Woody was a tireless advocate for all Veterans and their family members. Over the years, my staff and I worked with Woody on too many issues to name, including for Gold Star Families, improving our Veterans hospitals and healthcare, and recognizing the contributions of our servicemembers. I will miss riding with Woody during our annual motorcycle ride for Gold Star Families; he was always my wingman. One of my most cherished memories with Woody is traveling to California and Virginia with him when his ship was commissioned and christened. During those moments, Woody showed the world the true nature of being a West Virginian with his humility and grace. As the last surviving World War II Medal of Honor recipient, Woody represented the last of the Greatest Generation. With the passing of Woody, their legacies and honor are laid to rest.”

West Virginia Senator Joe Manchin

“West Virginia lost one of its proudest sons today, and the United States lost a true hero. I am so sad to learn that my friend Hershel ‘Woody’ Williams, the last surviving Medal of Honor recipient from World War II, passed away at the age of 98. Woody embodied exactly what the Greatest Generation was all about: Service to country above self. Not only are his acts of valor on the battlefield well-documented, but the lives he touched in the years since serving had a lasting impact on every person he met. He inspired many to love their country, enter the service, and reminded everyone why our ‘nation under God’ is the greatest on earth. One of the best West Virginians we’ve ever known is now gone, but his lifetime of service and incredible legacy will be with us forever.”

West Virginia Senator Shelley Moore Capito

“Today, we have lost an American hero. Woody Williams embodied the ‘Greatest Generation.’ The Americans who volunteered to fight for their country. As a Medal of Honor recipient, Woody never quit helping his country and those who served.

Woody is a hero in every sense of the word. I am grateful to have called him my friend. Woody will be sorely missed, but his legacy of service, dedication, and patriotism will live on through the countless lives he’s touched. May God be with his family during this time, and may we never forget the unyielding commitment Woody had for the United States of America. God bless Woody Williams.”

West Virginia Rep. Carol Miller

“We are saddened by the passing of Medal of Honor Recipient and World War II Veteran Hershel “Woody” Williams – a true American hero. He has been an inspiration to me, personally, and to many across our state and our nation. Woody Williams has been instrumental in supporting West Virginia’s military members and families – especially through his work for Gold Star Families. He leaves behind a legacy of service and will certainly be missed.”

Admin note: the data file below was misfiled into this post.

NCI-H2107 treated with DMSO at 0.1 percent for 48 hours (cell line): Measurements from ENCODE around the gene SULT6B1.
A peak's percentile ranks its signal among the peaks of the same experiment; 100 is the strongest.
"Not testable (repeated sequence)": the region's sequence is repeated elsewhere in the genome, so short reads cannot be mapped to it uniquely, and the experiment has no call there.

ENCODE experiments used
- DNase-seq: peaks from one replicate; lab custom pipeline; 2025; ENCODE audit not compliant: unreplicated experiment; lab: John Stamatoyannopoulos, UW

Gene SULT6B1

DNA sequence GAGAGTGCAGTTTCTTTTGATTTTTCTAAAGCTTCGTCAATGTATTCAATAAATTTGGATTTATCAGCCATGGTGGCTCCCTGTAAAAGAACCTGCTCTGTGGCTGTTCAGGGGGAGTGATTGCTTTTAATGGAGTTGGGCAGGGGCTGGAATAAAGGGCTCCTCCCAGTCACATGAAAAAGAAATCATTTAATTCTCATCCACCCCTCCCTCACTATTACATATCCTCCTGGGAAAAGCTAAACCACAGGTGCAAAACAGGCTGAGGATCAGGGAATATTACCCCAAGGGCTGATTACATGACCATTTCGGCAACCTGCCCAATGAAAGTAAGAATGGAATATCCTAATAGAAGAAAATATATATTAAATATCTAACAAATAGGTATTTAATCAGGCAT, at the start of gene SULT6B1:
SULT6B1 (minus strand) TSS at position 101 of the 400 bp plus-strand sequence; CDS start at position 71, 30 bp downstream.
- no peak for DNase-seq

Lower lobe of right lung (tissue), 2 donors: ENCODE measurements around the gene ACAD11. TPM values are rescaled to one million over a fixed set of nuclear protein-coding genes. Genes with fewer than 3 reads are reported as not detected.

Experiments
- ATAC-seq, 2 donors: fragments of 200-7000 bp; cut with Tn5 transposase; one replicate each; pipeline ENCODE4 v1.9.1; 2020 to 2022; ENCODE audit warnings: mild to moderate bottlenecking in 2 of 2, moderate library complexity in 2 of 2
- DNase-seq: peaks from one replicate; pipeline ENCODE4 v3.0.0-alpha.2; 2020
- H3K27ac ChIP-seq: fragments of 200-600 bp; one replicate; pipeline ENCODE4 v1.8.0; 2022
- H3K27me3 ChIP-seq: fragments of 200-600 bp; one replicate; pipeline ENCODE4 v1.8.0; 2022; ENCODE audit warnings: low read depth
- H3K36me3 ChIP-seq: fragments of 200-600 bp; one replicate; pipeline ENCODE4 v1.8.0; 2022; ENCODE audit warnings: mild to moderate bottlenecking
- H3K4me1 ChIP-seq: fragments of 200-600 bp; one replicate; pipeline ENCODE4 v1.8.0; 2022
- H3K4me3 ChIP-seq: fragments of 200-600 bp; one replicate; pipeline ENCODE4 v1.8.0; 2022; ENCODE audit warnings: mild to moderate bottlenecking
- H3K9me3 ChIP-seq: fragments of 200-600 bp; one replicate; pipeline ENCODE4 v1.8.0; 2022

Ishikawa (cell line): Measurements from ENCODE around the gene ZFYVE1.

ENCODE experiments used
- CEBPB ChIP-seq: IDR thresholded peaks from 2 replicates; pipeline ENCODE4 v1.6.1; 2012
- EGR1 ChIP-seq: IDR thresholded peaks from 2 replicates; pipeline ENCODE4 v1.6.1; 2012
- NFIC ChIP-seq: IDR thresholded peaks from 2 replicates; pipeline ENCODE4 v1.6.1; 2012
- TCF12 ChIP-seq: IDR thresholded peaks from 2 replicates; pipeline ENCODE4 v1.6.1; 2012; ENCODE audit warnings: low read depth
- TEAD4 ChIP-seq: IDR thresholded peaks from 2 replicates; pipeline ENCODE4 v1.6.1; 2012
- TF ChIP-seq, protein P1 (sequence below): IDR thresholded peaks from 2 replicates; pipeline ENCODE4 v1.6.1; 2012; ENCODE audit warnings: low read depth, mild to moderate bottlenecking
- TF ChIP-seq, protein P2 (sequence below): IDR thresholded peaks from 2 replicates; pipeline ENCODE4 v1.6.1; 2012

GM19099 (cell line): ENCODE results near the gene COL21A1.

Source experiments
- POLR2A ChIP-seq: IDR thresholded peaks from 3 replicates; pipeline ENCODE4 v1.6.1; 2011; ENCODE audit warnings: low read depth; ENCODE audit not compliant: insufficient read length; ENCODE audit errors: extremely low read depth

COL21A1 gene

Charleston Mayor Amy Shuler Goodwin

“We have been honored to have an original American hero living in our midst. Woody Williams fought to preserve all that is good about our nation. He taught us that we are “one nation under God.” He taught us dignity and integrity. He taught us kindness and humility. Woody Williams and I were not related, but I was always honored to share his last name. His example will live in our institutions and in our hearts for an eternity.”

Huntington Mayor Steve Williams

“The loss of Woody Williams is felt not only in West Virginia, but across the nation. Woody was the best of us. A hero at Iwo Jima, he was an icon to veterans across the nation and became their voice on matters before Congress and in state houses. Our nation mourns his passing.”

West Virginia Rep. David B. McKinley

“The entire West Virginia National Guard is deeply saddened by the loss of Woody and we send our condolences to the family, friends and all those who knew and loved him. For the entirety of his life, Woody has demonstrated valor, humility, kindness and an unwavering dedication to veterans and Gold Star Families. Through his advocacy work with the Woody Williams Foundation, he has impacted thousands upon thousands of lives by advancing the cause for Gold Star Family recognition and numerous veteran’s issues. Woody was a true friend of the West Virginia National Guard and his life inspired so many within our ranks. I am blessed to have had the opportunity to work with Woody and his foundation and for all that he has done for West Virginia, our United States military and for Gold Star Families across the United States. He will forever be an example of the embodiment of West Virginia values and is a hero to not only us, but so many across the country. Our hope is that Woody’s life and service will continue to inspire future generations of West Virginians to serve and serve others for as he would say, ‘The cause is greater than I.” Semper Fi, Woody.”

Maj. Gen. William “Bill” Crane, Adjutant General of the West Virginia National Guard

“West Virginia has lost one of its finest sons. Woody Williams was a true American hero from the Greatest Generation, and I am saddened by his death. Woody dedicated his life to service from the Battle of Iwo Jima to being an advocate for veterans up until his final days. His legacy will live on in West Virginia and beyond. My prayers are with his family and friends during this time. Rest in peace, Woody.”

Congressman Alex Mooney